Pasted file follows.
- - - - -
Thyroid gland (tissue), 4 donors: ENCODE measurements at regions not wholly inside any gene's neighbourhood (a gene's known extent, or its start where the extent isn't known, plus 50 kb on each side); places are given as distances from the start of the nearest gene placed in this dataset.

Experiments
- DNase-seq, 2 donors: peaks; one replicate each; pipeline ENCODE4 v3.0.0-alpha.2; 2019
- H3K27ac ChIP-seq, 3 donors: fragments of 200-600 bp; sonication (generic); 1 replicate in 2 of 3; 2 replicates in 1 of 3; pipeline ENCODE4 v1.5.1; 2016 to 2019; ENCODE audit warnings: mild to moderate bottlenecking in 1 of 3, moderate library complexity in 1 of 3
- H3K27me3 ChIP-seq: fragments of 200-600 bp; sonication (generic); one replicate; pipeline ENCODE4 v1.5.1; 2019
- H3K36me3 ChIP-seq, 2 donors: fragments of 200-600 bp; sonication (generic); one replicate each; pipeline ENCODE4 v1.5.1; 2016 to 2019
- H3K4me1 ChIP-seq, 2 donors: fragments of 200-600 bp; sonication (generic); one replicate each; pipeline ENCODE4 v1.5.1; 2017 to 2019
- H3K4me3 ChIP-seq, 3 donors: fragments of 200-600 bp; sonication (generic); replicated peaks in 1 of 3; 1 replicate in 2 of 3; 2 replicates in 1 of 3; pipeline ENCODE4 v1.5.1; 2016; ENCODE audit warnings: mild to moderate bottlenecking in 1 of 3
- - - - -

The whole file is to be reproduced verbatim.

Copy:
Thyroid gland (tissue), 4 donors: ENCODE measurements at regions not wholly inside any gene's neighbourhood (a gene's known extent, or its start where the extent isn't known, plus 50 kb on each side); places are given as distances from the start of the nearest gene placed in this dataset.

Experiments
- DNase-seq, 2 donors: peaks; one replicate each; pipeline ENCODE4 v3.0.0-alpha.2; 2019
- H3K27ac ChIP-seq, 3 donors: fragments of 200-600 bp; sonication (generic); 1 replicate in 2 of 3; 2 replicates in 1 of 3; pipeline ENCODE4 v1.5.1; 2016 to 2019; ENCODE audit warnings: mild to moderate bottlenecking in 1 of 3, moderate library complexity in 1 of 3
- H3K27me3 ChIP-seq: fragments of 200-600 bp; sonication (generic); one replicate; pipeline ENCODE4 v1.5.1; 2019
- H3K36me3 ChIP-seq, 2 donors: fragments of 200-600 bp; sonication (generic); one replicate each; pipeline ENCODE4 v1.5.1; 2016 to 2019
- H3K4me1 ChIP-seq, 2 donors: fragments of 200-600 bp; sonication (generic); one replicate each; pipeline ENCODE4 v1.5.1; 2017 to 2019
- H3K4me3 ChIP-seq, 3 donors: fragments of 200-600 bp; sonication (generic); replicated peaks in 1 of 3; 1 replicate in 2 of 3; 2 replicates in 1 of 3; pipeline ENCODE4 v1.5.1; 2016; ENCODE audit warnings: mild to moderate bottlenecking in 1 of 3